Meanwhile, Mia’s depression is not being named, not being discussed, not being treated. Robert monopolizes Mia, willing her to snap out of it, bewildered when she doesn’t, refusing to discuss her illness with Francesca. But Francesca too is an unreliable narrator here, unaware that her own silence about Mia is making her unwell. As you might expect from a teacher-author, some of the teachers cut Francesca a lot of slack, and she spends days asleep in one teacher’s office. At least that teacher finally gets Francesca to see a counsellor.

Gradually, we see from their reactions – though it is not clear Francesca realizes this – that the other kids are aware of what Francesca is dealing with, and they too cut her some slack.

Only at the end, it comes out that her parents have been keeping a big secret (and I don’t think it’s in character that Mia would). Francesca has a fight with her father …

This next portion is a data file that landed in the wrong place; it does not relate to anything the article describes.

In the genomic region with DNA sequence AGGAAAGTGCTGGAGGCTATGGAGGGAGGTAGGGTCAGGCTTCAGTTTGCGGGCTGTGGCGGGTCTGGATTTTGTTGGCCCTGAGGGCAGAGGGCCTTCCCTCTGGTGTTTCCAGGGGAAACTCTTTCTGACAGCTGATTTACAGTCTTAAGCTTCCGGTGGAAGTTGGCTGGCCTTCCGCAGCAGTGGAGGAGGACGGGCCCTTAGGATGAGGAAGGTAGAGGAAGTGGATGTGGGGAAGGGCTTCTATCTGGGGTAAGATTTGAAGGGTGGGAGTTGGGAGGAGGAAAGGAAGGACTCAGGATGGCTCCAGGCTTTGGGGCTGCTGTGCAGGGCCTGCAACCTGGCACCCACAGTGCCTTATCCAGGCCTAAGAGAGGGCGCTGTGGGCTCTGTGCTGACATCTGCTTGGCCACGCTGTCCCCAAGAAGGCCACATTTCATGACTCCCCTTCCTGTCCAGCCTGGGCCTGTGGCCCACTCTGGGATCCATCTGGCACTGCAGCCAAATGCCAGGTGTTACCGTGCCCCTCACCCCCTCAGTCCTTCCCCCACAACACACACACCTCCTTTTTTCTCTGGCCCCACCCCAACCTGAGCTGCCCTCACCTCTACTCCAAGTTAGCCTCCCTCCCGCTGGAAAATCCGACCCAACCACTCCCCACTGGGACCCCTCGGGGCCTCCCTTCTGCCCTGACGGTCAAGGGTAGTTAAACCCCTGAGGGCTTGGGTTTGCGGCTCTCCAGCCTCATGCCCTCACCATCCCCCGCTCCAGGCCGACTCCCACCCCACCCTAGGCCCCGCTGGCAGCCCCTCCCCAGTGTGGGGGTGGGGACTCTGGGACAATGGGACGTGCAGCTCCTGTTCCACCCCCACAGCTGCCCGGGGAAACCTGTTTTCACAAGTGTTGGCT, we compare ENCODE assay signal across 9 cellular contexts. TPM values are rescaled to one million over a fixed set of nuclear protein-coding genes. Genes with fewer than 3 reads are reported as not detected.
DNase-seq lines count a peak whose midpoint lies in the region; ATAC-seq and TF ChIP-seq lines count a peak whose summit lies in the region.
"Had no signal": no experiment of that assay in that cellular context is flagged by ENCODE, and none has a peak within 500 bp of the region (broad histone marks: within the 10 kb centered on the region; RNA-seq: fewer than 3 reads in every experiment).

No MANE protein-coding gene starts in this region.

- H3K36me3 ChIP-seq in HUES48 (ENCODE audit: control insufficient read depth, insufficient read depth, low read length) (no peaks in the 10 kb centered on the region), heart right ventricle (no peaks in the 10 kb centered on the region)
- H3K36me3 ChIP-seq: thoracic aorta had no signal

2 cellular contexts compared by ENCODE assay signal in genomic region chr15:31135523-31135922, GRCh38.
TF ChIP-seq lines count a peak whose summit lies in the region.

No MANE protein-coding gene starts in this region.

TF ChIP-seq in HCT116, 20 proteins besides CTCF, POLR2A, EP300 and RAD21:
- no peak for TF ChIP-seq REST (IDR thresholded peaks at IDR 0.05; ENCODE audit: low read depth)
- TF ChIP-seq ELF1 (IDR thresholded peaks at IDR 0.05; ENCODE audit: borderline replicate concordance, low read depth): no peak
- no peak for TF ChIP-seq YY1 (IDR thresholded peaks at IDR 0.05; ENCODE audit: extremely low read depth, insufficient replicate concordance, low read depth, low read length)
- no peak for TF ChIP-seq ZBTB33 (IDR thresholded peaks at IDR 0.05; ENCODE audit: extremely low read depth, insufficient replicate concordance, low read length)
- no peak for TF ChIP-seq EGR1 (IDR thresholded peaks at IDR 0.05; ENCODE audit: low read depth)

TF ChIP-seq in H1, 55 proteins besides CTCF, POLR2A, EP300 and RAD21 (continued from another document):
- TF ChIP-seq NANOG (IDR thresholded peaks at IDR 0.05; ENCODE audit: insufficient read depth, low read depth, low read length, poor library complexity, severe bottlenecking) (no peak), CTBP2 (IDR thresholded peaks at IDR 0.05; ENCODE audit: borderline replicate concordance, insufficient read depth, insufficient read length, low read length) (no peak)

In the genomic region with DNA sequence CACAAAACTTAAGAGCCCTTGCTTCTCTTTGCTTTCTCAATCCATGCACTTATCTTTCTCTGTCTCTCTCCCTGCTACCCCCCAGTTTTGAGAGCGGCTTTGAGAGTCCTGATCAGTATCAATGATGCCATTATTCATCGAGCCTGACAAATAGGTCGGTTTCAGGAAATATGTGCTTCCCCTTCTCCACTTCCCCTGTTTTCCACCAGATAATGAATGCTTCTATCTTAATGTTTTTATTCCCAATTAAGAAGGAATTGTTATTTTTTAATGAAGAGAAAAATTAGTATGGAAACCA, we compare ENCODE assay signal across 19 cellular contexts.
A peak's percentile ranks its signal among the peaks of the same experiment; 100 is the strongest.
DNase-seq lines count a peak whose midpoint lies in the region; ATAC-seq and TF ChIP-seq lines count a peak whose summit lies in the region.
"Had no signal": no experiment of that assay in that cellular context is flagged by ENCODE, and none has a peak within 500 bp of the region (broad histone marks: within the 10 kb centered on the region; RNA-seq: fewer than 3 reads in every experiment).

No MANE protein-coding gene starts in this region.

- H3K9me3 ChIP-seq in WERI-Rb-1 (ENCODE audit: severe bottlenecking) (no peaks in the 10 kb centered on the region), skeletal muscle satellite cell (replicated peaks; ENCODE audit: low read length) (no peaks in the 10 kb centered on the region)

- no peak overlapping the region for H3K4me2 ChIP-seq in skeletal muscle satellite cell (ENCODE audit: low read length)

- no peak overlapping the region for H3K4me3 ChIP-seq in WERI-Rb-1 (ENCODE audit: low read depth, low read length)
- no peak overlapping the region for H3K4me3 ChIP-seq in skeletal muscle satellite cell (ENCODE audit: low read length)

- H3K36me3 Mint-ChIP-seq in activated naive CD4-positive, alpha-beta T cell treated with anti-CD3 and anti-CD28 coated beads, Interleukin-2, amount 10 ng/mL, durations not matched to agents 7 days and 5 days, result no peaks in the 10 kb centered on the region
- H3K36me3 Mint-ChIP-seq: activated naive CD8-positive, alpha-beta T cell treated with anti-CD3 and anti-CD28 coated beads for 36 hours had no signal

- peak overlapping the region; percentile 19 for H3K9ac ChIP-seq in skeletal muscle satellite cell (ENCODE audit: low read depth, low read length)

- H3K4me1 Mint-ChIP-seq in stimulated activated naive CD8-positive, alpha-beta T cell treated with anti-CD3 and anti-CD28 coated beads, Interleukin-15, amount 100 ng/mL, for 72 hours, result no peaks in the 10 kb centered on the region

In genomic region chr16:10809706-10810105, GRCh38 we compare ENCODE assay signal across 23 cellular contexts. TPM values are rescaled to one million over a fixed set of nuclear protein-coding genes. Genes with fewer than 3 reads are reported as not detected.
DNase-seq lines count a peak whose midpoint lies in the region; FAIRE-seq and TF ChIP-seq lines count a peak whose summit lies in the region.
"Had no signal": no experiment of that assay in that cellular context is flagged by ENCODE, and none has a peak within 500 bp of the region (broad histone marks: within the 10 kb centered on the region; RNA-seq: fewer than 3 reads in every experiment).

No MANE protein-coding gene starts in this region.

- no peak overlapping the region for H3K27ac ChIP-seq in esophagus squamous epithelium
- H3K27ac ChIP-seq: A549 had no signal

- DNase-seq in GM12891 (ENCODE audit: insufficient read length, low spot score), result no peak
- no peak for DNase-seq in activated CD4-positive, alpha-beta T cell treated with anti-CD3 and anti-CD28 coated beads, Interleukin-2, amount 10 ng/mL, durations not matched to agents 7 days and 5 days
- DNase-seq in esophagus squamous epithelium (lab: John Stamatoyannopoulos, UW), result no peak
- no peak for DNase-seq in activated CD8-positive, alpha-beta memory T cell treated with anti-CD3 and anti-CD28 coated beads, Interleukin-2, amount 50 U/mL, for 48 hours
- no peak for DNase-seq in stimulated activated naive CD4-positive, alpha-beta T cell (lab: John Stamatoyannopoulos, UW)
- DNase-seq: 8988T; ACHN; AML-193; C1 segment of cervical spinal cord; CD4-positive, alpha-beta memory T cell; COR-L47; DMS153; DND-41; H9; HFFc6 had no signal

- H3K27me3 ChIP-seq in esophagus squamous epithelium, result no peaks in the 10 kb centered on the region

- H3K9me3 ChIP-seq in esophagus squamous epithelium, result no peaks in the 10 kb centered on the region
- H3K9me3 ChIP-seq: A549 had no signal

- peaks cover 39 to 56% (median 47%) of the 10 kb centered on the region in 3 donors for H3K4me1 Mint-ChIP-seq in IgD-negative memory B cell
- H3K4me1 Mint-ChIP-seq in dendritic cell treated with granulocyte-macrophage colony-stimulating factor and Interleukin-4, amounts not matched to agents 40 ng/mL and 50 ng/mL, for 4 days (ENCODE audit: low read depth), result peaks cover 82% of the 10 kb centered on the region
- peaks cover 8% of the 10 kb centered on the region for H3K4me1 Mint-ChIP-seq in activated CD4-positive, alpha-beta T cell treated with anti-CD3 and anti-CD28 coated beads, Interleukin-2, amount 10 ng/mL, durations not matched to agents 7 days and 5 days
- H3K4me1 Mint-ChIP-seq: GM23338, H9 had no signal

“You keep her all to yourself. You think you can fix everything by forgetting about it but you just make things worse. It’s all your fault. You’ve kept her sick, because you don’t know how to handle it. Because you’re a weakling. Everyone says you are, and I believe it and Mummy could have done better than you and I don’t know why you don’t fuck off now before you make it worse.”

… runs off, ends up in an outer suburban police station, is picked up by her father, talks to him, sits on her bed talking all night to her friends, the love interest thing is dealt with (I’ve been ignoring it).

It’s fun. Not preachy. Not overwhelmed by ‘issues’. A year in a life with lots of stuff going on, growing up getting done. Inner-western Sydney just lightly pencilled in. A happy-ish, realistic ending. Highly recommended.

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Melina Marchetta, Saving Francesca, Penguin, Melbourne, 2003